So it’s no surprise then that all three parties have said they’d follow recommendations of the McKeon Review. (Also, the Coalition did eventually respond to Stu by sending their health policy, so clearly they make the connection. And they do have a policy specifically on medical research.)

But generally, as with many of their other policies, they mostly just commit to review the situation if they get in. So nothing terribly specific, or binding.

The other interesting thing that all the parties say is that they’re committed to science and evidence-based policies in general. Make of that what you will… Climate change, anyone?

You can hear our full discussion of these policies in our podcast for 5 September 2013.

UPDATE – The ALP’s Senator Kim Carr has released a last minute science and research policy (PDF 312 KB). It mentions a few fields beyond medical research – doesn’t drastically alter the overall position though.

Typhoid Mary’s secret was in her cells

Her name is pretty much a synonym for “disease carrier”, and now it seems that Typhoid Mary’s own immune system was the key to her long-lasting infectiousness.

You’ve probably heard of typhoid fever, which was the condition she carried – although it’s unlikely you’ve encountered it yourself. It’s a bacterial disease that is spread from human to human by contact with urine or faeces.

It still affects an estimated 33 million people per year in the developing world, and up to 200,000 people die as a result. But in developed countries it has been almost eliminated through simple hygiene such as washing hands and food, and engineering sewerage systems that remove potential sources of infection.

Up until antibiotics like penicillin were developed in the mid-20th century, preventative measures like these were definitely the main option for avoiding the disease. And in New York in 1907, that meant keeping away from Mary Mallon.

Mary Mallon lying in a hospital bed, in a ward with other women
Mary Mallon (front), aka Typhoid Mary, unhappily in hospital after her first admission in 1907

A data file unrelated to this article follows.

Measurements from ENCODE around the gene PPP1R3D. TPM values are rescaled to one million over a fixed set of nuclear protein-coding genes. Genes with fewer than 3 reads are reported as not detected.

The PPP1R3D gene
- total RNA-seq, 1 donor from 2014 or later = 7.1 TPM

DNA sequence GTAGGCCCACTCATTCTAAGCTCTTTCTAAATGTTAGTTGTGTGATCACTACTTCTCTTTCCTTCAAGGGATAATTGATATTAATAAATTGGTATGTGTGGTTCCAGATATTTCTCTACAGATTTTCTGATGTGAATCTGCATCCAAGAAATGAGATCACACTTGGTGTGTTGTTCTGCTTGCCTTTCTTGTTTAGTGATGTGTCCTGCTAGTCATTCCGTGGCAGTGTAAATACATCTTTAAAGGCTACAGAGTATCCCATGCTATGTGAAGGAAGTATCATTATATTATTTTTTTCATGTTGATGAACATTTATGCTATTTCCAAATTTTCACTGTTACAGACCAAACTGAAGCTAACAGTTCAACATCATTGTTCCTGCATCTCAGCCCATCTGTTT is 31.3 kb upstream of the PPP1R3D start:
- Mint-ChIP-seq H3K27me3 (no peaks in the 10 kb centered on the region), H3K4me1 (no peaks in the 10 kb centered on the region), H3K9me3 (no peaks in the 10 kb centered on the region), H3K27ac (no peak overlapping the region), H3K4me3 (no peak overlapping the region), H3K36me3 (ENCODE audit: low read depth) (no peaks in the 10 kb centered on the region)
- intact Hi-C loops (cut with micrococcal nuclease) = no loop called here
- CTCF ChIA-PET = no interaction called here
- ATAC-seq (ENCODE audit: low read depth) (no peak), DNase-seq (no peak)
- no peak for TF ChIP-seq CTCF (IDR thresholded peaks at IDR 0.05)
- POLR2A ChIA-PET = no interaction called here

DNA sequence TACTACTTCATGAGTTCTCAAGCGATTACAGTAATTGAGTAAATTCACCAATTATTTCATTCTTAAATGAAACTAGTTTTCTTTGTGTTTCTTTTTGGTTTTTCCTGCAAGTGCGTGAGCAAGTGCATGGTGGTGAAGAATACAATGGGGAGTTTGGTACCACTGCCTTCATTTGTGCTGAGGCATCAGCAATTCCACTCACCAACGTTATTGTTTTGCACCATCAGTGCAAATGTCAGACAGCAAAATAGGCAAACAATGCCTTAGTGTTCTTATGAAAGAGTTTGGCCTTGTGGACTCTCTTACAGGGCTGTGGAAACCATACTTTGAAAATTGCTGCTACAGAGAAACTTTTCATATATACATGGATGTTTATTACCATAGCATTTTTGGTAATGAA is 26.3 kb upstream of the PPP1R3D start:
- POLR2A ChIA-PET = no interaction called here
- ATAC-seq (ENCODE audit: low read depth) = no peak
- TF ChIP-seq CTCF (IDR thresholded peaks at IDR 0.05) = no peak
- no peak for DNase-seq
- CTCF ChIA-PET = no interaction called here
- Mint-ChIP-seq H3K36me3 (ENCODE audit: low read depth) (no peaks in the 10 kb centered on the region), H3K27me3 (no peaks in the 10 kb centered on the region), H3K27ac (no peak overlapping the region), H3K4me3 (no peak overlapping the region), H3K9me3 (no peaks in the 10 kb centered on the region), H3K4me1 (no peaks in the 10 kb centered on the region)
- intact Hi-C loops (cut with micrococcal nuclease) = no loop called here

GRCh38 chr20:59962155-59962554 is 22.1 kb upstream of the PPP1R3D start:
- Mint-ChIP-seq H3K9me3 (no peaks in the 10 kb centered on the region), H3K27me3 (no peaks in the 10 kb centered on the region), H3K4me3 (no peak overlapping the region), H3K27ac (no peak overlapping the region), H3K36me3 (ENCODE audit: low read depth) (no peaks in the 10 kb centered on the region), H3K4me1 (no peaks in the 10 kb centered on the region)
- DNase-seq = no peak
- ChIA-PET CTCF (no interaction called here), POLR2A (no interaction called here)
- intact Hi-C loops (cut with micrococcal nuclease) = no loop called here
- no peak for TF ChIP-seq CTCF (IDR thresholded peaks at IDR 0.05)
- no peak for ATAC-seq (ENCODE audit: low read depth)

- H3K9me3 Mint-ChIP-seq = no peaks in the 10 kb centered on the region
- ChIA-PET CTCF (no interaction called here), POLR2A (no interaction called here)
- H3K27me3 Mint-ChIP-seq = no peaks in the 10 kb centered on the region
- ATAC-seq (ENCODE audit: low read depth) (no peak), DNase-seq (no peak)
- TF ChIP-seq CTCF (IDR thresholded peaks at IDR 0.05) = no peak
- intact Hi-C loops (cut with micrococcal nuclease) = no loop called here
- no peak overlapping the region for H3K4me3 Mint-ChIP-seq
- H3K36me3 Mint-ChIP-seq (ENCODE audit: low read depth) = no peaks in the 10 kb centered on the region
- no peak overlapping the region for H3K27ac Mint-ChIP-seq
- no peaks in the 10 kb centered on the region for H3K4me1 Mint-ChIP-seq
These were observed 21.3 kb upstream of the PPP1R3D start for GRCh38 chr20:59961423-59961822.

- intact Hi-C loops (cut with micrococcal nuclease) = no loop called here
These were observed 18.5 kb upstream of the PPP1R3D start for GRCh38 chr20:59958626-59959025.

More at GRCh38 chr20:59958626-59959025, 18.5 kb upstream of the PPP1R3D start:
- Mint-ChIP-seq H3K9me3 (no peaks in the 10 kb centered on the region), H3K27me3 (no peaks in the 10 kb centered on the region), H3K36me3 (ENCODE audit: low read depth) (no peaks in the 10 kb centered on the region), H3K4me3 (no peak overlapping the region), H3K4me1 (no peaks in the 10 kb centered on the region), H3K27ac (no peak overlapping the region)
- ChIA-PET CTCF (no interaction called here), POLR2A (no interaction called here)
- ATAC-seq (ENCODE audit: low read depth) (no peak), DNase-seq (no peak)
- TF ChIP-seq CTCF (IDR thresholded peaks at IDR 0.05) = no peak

Better known as ‘Typhoid Mary’, Mallon was a cook in New York.  In 1907, a government sanitation worker traced cases of typhoid fever back to her cooking in the seaside resort town of Oyster Bay.

The mystery was, if she was infected with Typhoid fever – which is caused by the bacteria Salmonella typhi - why was she exhibiting no delirium, or gastric symptoms?

It was known form other cases in Europe that some individuals could carry the bacteria internally, without developing symptoms, and as an asymptomatic carrier, Mallon was quarantined – much to her frustration.

She was allowed to return to the outside world after three years if she promised to never work in a kitchen. But she broke her promise and infected further patients, and was again incarcerated for the protection of the public, this time until her death in 1938.

Her autopsy revealed Salmonella bacteria still living in her gall bladder, yet she never exhibited any symptoms of typhoid fever.

Pathologist Denise Monack and her team working at Stanford University and University of California San Francisco recently published a paper which may offer a potential explanation for Mary Mallon’s relative longevity (Eisele NA, Ruby T, Jacobson A, Manzanillo PS, Cox JS, Lam L, Mukundan L, Chawla A & Monack DM 2013, “Salmonella Require the Fatty Acid Regulator PPARδ for the Establishment of a Metabolic Environment Essential for Long-Term Persistence”, Cell Host & Microbe, vol. 4, no. 2, pp. 171-182, doi:10.1016/j.chom.2013.07.010).